By Caleb Brown
When looking at the evolution of filmmaking over the generations, one of the fiercest debates was over censorship and the limits of taboo subject matter in Hollywood. It was a problem that dramatically reshaped Hollywood throughout the 30’s and 40’s, when the Hays code dictated strict guidelines on the adult content of films. The code frustrated executives and filmmakers alike, and led to much of the violence and sexual content of golden age Hollywood filmmaking being reduced to innuendo. But as the moral climate of the 50’s faded, and the radical 60’s counterculture changed consumer attitudes, a new style of cinema was needed to fit the times . While no one film can be pointed to as definitively breaking cinematics taboos clearly pushed American cinema in a new direction. Bonnie and Clyde is one of those films. For its sheer popularity, the controversy is caused, and its refusal to censor violence , Arthur Penn’s smash hit Bonnie and Clyde remains one of America’s most important films. In both its stylistic and historical significance, few films can compare to this ultra-violent blockbuster.
When Bonnie and Clyde took the nation by storm in 1967, the first murmurs of New Hollywood had already begun to stir. But within the upper levels of studio filmmaking, things remained stagnant. The general public had become burnt out on the standard Golden Age musicals and historical epics, and desired new forms of entertainment. Ironically, Bonnie and Clyde would draw inspiration from discarded genres of Old Hollywood, like the classic gangster film. In the 1930s, gangster films like the violent and morally ambiguous Scarface ruled the box office. The Hays code brought their reign to a swift end. Yet this style of violent, boldly mythologized was exactly what the countercultural zeitgeist of the late 60’s demanded. Bonnie and Clyde was a movie where the time it came out explains as much about its popularity as the content of the movie itself. Bonnie and Clyde was a film very much of its time. That, as well as its content, was the reason it was a smash hit.
In a move that would become standard fashion for the directors of New Hollywood, the advancements in cinematic technology met the tropes and structure of 30’s Hollywood. As in the films of Howard Hawks or Will Wellman, the action in Bonnie and Clyde is the draw. its use of squibs, explosive pockets of fake blood, in particular was revolutionary for depictions of bodily violence on screen. The film’s chaotic and assertive sound design also warrants mention; the rattle of the duo’s machine guns still sharp and terrifying to this day. It affords the movie a level of spectacle that the 30’s gangster film directors could only have only dreamed of. It applied decades of progression in audio and visual effects to realize in graphic detail what had previously been limited by technology and the demands of censors. Many films followed in the wake of Bonnie and Clyde’s example, Sam Peckinpah’s Western The Wild Bunch and Coppola’s The Godfather would use similarly stark, sleek, modern filmmaking tools when directing their violence to similarly impressive effect. Through its blend of cutting edge filmmaking and genre revivalism, Bonnie and Clyde ushered in a new era of genre filmmaking.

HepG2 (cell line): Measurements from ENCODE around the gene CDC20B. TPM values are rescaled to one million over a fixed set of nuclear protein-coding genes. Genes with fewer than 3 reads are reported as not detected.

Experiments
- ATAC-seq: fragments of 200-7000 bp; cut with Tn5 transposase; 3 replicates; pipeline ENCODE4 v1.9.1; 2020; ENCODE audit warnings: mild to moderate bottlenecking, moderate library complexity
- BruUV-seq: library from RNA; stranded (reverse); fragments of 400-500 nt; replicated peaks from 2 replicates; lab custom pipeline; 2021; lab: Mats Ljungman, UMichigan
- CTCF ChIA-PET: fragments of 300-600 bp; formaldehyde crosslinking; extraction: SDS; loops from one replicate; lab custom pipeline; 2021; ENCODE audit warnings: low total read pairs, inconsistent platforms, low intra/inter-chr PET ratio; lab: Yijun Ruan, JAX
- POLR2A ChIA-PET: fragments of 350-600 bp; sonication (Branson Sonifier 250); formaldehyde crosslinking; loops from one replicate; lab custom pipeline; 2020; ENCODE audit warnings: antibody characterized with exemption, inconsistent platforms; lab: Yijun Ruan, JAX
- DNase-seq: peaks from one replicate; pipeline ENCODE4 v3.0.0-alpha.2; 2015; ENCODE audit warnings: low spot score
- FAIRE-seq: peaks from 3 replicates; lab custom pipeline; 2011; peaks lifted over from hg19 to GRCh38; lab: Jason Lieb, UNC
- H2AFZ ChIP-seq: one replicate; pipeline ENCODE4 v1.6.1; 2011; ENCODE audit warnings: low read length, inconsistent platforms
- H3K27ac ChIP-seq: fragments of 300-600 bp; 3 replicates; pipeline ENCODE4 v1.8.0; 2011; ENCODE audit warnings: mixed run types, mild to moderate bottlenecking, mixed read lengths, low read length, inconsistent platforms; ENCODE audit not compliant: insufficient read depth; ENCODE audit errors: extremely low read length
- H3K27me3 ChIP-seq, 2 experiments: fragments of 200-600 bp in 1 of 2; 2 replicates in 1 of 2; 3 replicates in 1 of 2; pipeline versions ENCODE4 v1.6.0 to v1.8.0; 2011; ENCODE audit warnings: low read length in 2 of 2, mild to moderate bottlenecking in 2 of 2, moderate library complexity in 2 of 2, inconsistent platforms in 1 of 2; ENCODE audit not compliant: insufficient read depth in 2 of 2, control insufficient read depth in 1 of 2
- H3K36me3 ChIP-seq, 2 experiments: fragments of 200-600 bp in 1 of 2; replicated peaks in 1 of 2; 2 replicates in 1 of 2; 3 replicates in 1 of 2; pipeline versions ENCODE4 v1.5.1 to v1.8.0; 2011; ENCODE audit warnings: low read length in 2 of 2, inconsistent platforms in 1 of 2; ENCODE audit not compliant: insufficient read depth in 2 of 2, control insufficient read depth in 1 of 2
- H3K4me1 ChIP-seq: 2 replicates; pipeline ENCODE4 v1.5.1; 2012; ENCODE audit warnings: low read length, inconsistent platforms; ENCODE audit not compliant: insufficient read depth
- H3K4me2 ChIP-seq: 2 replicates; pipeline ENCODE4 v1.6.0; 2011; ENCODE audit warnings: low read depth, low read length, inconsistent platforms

Finally, no retrospective of Bonnie and Clyde can avoid mentioning the incredible casting, both from a marketing and artistic perspective. The photogenic couple of Warren Beaty and Faye Dunaway certainly endeared themselves to advertisers, yet it was the contrast of such pretty, norma-looking people portraying such deranged psychopaths that drew in audiences. Dunaway’s Bonnie was a star-making performance, riding the fine line between oblivious child and cold blooded sociopath effortlessly. The presence of Gene Hackman offers another stark reminder that the 70’s were just around the corner, and that Bonnie and Clyde would have a strong hand in shaping the coming decade.